It has not escaped our attention that Mr. Koh is regarded as one of the most respected and powerful international lawyers of our time. This does not deter us from our commitment to holding accountable members of our community who, like Mr. Koh, seem to have traded fealty to international law for a “ringside seat” at the table, at the cost of thousands of lives.
The costs of remaining silent are simply too high.
We live in a time when the state-sanctioned murder of black, brown and poor people within and outside of our borders is normalized. Unfortunately, even the most prominent and well- respected lawyers in the fields of international law and human rights have contributed to this normalization by shielding the architects of these policies from accountability and thereby defending the powerful against the powerless. We need to be courageous enough to say, “No more.”
For these reasons, we urge students, faculty, staff, and community members to continue raising their voices to protest NYU Law’s hiring of Harold Koh as a professor of International Human Rights Law.
Jon Laks; Amith Gupta; Amanda Bass; Lisa Sangoi; Amandeep Singh; and Dami Obaro.
On April 3, 2015, the Coalition on Law and Representation (CoLR), an NYU Law student group whose mission is to push for faculty diversity within the law school, released a public letter which condemns the repression that NYU law students have been facing in connection with their support for the Statement of No Confidence in Harold Koh. Their statement is included below.
Greetings and Happy holidays. We write to address the recent suppression of student voices by members of the faculty. About a month ago, several of our peers wrote a statement criticizing the decision to bring Harold Koh into our NYU Law family. In the finest tradition of student engagement, our peers asked if other students would voice support, and some did. Professors quickly responded.
One response was submitted publicly to the student body, and disagreed with the statement’s arguments on the merits. This response added to the public debate on hiring Harold Koh, and was exactly the kind of response that contributes to a more informed dialogue. However, this was not the only response.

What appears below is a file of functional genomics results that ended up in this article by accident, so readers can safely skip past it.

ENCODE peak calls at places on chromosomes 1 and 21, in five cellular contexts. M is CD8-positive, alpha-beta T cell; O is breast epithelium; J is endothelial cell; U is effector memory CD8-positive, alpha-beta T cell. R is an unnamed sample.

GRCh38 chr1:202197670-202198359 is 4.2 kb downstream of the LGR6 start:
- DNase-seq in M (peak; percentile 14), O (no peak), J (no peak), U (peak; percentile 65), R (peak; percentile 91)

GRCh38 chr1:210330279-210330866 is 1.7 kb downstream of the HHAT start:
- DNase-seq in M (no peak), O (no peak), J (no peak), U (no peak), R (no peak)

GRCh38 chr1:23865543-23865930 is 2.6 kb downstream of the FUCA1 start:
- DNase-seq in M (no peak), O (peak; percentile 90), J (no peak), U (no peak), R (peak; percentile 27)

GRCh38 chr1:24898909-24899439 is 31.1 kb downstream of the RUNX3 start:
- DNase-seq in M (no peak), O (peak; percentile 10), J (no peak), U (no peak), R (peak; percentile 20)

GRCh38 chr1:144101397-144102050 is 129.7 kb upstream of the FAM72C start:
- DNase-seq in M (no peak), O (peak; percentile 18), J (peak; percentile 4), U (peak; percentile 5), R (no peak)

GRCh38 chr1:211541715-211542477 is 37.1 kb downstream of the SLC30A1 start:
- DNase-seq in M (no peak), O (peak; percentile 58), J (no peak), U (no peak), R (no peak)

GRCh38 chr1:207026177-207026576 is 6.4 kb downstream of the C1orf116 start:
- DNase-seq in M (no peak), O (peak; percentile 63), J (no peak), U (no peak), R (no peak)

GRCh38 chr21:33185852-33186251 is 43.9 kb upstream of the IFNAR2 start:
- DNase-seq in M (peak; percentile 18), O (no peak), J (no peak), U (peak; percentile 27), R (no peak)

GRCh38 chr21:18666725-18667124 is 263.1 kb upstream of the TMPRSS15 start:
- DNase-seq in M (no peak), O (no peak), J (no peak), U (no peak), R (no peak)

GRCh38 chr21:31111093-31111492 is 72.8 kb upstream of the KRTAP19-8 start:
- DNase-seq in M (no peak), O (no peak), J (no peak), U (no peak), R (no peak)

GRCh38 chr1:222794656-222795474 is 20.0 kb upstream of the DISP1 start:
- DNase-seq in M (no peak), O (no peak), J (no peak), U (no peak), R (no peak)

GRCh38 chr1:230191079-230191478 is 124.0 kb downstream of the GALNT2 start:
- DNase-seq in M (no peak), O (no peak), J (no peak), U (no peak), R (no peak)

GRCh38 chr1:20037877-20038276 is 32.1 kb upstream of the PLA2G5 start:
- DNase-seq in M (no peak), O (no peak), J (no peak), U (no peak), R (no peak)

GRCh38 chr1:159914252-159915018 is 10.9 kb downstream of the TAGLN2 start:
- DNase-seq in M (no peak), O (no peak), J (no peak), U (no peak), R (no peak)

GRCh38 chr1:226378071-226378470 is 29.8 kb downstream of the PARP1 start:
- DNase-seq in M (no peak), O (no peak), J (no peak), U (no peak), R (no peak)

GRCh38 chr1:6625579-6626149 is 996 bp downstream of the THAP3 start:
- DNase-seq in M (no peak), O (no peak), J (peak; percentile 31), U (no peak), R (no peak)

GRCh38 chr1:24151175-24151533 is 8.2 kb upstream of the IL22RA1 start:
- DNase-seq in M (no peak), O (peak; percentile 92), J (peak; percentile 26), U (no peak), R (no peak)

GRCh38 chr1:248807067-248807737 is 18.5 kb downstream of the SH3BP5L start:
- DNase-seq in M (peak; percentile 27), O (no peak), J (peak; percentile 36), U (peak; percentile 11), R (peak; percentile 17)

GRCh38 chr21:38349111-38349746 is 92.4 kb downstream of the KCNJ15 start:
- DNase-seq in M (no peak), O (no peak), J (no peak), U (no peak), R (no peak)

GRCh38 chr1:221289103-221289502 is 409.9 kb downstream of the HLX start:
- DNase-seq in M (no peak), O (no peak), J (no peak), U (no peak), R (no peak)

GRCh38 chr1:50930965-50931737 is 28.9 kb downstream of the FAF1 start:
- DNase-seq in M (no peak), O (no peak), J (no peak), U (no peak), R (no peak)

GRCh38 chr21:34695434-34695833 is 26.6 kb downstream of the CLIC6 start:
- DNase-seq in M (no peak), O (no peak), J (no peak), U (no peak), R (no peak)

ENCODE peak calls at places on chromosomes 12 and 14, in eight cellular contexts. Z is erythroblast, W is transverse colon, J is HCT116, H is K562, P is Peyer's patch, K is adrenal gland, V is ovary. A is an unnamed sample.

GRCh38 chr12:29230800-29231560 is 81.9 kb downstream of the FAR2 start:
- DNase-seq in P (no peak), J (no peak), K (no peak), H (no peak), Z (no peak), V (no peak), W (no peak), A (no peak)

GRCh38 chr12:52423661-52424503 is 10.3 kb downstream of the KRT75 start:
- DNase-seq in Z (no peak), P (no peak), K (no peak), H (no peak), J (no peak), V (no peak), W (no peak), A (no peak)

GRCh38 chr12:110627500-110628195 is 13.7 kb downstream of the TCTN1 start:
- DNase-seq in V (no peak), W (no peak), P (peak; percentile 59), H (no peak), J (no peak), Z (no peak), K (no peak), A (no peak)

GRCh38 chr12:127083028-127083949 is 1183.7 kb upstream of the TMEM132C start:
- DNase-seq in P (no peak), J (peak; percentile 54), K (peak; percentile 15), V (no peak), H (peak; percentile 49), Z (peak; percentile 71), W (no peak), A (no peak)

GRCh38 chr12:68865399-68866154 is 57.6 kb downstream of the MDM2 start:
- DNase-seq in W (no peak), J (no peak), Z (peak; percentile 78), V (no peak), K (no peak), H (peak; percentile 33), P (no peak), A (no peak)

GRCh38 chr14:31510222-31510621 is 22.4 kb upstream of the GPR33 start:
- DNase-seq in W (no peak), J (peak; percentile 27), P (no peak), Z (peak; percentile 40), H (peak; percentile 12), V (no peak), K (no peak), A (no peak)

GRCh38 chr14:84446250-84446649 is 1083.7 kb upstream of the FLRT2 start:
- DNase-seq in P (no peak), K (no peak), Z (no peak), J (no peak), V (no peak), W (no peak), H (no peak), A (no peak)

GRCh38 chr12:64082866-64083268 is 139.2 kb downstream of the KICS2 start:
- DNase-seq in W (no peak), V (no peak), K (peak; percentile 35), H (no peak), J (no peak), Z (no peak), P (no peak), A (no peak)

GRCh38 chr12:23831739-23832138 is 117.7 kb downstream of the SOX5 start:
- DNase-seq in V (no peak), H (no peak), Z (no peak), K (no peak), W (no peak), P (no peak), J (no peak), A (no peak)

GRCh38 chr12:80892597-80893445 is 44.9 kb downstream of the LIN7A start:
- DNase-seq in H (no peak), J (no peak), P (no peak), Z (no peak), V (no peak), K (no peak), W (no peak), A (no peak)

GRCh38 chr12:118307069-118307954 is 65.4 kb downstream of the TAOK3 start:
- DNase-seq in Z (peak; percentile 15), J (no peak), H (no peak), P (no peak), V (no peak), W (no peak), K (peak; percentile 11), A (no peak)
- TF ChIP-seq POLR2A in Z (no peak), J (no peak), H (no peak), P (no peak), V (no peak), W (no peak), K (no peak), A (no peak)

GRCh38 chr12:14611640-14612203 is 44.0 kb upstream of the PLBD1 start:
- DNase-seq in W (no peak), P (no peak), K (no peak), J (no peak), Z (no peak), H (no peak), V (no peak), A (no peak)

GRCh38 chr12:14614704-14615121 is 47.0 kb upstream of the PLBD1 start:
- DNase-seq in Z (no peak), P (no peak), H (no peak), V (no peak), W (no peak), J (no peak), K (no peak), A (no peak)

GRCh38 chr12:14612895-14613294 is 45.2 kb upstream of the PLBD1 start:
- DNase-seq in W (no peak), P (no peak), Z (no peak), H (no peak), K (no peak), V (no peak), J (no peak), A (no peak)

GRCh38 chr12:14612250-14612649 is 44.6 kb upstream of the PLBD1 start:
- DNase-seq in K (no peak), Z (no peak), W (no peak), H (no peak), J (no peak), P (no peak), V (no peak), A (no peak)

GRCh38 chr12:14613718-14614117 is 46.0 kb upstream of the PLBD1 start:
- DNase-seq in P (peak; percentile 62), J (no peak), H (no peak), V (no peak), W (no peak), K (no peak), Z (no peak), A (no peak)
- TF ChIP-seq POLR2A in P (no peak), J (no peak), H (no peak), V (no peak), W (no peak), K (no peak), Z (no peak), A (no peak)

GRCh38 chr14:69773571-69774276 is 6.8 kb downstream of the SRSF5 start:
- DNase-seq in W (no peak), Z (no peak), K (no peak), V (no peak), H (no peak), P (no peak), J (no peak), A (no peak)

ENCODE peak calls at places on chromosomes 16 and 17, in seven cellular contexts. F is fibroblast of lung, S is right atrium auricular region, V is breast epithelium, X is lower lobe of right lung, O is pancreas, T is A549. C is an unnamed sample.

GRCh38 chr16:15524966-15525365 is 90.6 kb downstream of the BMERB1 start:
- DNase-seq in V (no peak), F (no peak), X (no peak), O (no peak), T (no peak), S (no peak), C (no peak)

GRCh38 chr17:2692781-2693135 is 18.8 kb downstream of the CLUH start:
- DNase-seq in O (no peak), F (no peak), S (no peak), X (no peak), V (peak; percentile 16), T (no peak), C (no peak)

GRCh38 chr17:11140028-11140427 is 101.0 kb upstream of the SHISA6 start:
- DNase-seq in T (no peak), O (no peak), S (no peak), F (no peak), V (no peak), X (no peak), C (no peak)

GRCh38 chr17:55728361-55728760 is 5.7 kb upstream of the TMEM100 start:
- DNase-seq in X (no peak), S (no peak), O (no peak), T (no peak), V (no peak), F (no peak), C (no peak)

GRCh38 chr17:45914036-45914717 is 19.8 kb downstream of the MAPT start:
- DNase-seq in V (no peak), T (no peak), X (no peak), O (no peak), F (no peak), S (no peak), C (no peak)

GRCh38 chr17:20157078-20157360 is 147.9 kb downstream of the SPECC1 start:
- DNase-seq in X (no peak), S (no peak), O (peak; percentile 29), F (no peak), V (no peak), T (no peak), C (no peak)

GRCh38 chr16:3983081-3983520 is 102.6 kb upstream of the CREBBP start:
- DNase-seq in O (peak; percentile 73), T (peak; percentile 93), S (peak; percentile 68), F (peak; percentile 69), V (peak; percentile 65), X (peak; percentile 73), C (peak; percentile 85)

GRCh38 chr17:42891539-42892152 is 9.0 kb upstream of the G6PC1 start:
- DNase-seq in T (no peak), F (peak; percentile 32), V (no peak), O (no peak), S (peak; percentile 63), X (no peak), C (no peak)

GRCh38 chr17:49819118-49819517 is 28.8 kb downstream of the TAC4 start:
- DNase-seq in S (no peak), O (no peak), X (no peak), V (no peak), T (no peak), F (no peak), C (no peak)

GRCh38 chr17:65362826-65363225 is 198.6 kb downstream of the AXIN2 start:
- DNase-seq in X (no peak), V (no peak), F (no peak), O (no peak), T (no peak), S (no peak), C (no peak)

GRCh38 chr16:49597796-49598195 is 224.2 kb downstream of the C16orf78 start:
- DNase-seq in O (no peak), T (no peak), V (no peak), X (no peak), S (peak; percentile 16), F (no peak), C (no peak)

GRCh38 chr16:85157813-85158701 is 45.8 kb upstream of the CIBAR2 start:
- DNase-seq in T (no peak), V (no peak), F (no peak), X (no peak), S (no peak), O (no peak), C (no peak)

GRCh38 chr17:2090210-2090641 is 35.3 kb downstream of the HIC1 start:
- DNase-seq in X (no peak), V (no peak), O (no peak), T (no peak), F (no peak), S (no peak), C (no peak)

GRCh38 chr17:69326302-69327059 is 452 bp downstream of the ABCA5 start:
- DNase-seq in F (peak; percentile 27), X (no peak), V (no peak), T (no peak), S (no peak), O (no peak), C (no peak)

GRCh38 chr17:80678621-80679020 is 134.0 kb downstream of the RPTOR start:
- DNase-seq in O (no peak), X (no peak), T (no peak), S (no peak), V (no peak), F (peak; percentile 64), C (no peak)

Dissenting students received other emails. A number of faculty members sent private email messages to every student who signed the letter of concern regarding Mr. Koh, asking them to withdraw her or his support. Some students received more than one email.
Students have received emails from their current professors. Students have received emails from professors who manage programs in which those students are currently participating. Students have received emails from professors currently serving as their advisors or job references. Students have received emails from professors who head the students’ scholarship programs. Students have received emails from professors at other universities.
All of these emails shared a theme: signatories, withdraw your support, and, students, you must not speak out. No voice. No loyalty. Just exit.
We are troubled by the faculty’s tactics because they worked. We spoke with students who withdrew or withheld their support not because they disagreed with the statement, but because they were concerned with reprisal. At least one prominent faculty member has repeatedly denounced the petition to his class, leveraging his authority as a leader and a professor to silence the issue in exactly the environment in which it should be freely discussed.
In offering this statement, we take no position on Harold Koh or his employment at NYU. We take no stand on our national security policy. We offer this statement in support of student voices.
Student voices must be fostered, bolstered, and heard. We are, after all, training to be advocates. We cannot stand by while the faculty of this institution and others silence dissenting student voices. We find these actions inappropriate, and we find their chilling effect worrisome.
We also think the presence of robust, structured engagement of diverse student opinion regarding potential faculty members or guests prior to their appointment would help to direct student and faculty differences through less personal channels.
Fellow students, we encourage you to remain engaged, to continue sharing your affirmative or dissenting opinions. We encourage you to continue speaking. This is what our profession calls us to do.